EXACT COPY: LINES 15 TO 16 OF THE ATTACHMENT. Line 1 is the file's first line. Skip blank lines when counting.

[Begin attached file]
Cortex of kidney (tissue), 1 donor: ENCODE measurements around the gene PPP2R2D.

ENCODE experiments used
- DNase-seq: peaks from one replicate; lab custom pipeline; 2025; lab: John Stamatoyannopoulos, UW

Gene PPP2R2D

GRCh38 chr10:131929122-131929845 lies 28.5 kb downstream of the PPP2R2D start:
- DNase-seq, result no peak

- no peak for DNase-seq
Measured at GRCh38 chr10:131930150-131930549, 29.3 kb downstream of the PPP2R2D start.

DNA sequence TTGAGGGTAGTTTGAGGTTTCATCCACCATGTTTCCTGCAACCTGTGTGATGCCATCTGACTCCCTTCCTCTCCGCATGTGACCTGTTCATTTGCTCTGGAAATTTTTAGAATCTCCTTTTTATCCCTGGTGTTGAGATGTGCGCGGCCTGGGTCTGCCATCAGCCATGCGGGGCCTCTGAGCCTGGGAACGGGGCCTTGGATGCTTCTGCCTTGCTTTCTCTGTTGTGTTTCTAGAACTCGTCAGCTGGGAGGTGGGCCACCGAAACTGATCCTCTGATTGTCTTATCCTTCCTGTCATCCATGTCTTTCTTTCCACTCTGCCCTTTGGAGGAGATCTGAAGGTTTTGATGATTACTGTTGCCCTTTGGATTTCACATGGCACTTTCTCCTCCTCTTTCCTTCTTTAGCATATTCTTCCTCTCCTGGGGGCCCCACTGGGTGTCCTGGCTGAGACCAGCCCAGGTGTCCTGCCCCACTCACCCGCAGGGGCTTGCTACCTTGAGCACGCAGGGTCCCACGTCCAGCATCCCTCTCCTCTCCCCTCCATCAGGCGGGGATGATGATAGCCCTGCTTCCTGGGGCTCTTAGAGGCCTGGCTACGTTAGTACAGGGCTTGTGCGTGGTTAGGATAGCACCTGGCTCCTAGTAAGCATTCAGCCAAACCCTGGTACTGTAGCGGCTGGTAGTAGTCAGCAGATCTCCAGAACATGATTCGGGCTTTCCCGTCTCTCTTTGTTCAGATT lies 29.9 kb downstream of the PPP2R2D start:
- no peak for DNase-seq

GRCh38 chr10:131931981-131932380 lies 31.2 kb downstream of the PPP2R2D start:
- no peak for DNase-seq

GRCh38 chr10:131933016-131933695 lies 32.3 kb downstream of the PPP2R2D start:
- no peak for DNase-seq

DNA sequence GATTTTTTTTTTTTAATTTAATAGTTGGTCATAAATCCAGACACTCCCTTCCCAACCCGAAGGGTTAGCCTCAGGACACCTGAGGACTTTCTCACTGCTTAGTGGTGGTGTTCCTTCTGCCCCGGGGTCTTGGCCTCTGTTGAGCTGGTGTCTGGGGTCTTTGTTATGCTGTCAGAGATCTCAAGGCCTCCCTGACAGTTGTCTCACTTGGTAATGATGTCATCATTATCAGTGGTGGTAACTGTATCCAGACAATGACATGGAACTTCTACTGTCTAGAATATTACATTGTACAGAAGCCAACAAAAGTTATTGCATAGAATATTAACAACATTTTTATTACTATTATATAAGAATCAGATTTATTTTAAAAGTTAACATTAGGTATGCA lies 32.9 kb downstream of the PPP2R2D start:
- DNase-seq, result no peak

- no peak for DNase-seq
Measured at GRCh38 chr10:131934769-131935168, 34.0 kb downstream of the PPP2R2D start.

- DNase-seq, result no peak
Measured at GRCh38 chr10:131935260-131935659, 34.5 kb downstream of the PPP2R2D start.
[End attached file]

DNA sequence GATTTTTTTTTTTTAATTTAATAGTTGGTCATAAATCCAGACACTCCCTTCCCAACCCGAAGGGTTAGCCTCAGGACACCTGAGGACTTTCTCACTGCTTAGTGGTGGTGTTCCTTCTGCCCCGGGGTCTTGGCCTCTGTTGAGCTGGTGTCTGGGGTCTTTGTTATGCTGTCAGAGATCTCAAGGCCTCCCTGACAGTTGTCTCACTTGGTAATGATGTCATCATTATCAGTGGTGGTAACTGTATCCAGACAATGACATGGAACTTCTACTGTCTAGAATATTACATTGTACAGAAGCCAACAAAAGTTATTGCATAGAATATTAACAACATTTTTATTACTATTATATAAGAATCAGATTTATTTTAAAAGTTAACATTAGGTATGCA lies 32.9 kb downstream of the PPP2R2D start:
- DNase-seq, result no peak